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BMC Evolutionary Biology

, 8:143

First Online: 13 May 2008Received: 29 November 2007Accepted: 13 May 2008


BackgroundEvolutionary biologists have so far largely treated the testis as a black box with a certain size, a matching resource demand and a resulting sperm output. A better understanding of the way that the testis responds to selection may come from recent developments in theoretical biology aimed at understanding the factors that influence the evolution of tissue architecture i.e. the logical organisation of a tissue. Here we perform a comparative analysis of aspects of testicular architecture of the fruit fly family Drosophilidae. Specifically, we collect published information on the number of first or primary spermatocytes in spermatogenesis, which allows to infer an important aspect of testicular architecture.

ResultsWe show that testicular architecture is much more variable both within and between species than is generally appreciated. Moreover, the number of first spermatocytes is strongly correlated to the sperm length, which is inversely related to the sperm production, and thus the workload of the testis.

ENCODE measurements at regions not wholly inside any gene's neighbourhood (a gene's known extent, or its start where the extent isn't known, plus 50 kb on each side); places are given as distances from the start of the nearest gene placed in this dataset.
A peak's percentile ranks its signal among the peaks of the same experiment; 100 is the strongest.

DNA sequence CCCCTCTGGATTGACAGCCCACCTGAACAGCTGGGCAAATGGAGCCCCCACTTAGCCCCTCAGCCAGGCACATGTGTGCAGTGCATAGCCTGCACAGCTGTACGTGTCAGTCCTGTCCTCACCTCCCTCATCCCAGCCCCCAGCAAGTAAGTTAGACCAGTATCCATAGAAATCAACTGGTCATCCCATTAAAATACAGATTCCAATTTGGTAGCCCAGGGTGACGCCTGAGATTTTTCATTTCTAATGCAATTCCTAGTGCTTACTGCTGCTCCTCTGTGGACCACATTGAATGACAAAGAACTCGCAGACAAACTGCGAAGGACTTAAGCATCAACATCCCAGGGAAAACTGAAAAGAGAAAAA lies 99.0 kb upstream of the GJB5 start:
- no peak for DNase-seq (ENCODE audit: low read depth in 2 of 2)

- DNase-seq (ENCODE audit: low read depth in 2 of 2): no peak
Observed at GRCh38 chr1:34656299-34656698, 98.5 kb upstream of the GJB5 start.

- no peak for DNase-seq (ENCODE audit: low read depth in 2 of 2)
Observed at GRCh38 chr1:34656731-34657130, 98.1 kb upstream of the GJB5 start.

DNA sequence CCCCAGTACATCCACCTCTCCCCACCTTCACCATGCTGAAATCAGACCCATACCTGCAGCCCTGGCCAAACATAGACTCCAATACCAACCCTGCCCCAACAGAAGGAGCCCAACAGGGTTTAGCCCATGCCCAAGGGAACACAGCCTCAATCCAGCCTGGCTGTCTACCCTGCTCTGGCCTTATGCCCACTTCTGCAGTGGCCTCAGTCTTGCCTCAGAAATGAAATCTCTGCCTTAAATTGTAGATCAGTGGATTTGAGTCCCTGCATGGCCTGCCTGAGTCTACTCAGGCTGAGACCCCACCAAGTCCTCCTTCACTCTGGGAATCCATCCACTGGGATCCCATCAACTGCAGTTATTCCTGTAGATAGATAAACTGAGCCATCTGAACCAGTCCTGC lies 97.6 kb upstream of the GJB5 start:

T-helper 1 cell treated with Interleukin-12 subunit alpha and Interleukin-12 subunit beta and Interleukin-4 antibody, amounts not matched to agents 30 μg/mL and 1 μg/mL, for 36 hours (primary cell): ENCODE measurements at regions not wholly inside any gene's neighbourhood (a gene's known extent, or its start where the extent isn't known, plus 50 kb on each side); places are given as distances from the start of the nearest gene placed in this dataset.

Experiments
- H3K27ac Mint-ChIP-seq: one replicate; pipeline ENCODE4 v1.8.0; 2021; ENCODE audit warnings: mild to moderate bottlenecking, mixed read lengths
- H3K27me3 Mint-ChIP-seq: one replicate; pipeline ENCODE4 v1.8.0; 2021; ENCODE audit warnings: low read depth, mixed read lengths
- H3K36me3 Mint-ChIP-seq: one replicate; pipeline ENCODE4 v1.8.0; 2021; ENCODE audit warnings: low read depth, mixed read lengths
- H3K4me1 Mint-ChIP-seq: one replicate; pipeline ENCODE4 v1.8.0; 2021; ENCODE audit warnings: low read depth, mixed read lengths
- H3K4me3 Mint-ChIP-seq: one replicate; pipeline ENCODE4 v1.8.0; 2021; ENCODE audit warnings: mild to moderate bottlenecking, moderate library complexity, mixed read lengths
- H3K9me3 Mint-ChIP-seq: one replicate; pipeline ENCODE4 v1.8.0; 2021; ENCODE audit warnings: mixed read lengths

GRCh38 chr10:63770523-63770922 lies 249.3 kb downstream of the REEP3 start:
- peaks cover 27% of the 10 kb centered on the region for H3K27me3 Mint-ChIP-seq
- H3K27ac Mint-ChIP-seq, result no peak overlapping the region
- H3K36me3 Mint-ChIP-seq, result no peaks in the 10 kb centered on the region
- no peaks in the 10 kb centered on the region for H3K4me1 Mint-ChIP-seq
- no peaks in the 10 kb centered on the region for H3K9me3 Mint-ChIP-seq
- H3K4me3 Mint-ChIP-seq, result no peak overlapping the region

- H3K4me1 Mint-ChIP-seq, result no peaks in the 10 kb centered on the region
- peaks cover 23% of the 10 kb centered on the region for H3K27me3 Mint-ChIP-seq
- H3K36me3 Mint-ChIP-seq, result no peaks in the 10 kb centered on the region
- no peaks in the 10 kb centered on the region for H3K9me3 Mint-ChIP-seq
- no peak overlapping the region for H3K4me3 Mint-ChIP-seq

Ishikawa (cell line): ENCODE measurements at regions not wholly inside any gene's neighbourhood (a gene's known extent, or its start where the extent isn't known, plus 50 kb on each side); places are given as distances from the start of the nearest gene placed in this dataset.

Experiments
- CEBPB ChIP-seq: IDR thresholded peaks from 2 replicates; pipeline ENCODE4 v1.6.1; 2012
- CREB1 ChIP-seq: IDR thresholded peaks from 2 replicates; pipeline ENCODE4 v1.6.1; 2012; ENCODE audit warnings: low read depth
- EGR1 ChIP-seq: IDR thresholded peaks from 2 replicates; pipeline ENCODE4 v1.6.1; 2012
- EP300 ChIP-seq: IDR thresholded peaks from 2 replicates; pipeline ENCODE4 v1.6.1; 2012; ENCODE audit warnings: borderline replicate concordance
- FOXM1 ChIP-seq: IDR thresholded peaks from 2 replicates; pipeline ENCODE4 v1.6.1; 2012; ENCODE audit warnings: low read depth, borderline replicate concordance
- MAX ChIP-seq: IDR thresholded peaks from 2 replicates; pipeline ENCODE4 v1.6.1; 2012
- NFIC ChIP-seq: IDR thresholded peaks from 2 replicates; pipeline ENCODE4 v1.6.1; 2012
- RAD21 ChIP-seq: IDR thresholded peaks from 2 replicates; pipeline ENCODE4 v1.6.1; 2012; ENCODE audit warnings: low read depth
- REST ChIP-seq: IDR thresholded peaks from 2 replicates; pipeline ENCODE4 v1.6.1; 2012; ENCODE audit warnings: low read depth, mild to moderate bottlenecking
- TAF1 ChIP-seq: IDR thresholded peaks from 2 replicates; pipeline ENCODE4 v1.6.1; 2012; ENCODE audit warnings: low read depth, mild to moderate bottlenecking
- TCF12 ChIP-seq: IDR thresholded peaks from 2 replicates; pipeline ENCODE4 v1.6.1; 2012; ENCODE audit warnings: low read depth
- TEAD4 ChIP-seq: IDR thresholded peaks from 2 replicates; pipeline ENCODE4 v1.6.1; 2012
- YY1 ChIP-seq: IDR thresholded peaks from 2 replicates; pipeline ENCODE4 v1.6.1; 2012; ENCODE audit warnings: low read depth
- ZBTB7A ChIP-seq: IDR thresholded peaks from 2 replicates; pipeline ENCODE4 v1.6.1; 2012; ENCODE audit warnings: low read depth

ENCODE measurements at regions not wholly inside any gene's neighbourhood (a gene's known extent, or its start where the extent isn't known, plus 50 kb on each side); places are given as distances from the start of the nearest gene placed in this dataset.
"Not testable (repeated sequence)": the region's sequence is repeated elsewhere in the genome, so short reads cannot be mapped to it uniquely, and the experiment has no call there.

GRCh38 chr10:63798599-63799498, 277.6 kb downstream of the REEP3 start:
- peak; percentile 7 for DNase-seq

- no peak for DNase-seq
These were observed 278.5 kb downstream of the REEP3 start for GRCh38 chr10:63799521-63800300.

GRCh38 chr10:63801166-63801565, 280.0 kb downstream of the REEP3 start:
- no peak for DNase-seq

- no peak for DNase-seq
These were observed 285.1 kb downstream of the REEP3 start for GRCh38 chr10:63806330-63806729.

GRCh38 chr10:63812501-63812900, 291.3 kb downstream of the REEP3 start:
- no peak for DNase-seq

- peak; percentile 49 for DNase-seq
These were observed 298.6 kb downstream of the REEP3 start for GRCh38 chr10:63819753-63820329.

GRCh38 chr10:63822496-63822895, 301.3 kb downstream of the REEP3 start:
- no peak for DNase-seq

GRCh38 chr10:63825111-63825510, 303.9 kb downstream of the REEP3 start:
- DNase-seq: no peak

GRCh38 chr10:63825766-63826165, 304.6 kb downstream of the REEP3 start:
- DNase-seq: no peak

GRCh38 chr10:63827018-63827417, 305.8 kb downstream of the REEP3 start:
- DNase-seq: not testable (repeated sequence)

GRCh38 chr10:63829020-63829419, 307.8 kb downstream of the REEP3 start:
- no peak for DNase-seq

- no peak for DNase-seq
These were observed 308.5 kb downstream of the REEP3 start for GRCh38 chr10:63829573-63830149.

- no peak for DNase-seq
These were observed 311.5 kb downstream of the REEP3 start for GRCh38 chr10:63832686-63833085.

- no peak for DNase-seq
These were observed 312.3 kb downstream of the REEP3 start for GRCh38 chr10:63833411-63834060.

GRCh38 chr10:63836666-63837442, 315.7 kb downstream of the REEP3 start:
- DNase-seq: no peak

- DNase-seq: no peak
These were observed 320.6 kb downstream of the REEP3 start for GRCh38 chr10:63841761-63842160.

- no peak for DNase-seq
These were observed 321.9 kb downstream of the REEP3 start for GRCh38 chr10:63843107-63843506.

ConclusionOur study clearly documents that tissue architecture can evolve, and that in the Drosophilidae it may do so in response to sexual selection. We conclude that the testis of the Drosophilidae is a promising model organ to test recent models of tissue architecture.

Electronic supplementary materialThe online version of this article doi:10.1186-1471-2148-8-143 contains supplementary material, which is available to authorized users.

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Autor: Lukas Schärer - Jean-Luc Da Lage - Dominique Joly

Fuente: https://link.springer.com/article/10.1186/1471-2148-8-143

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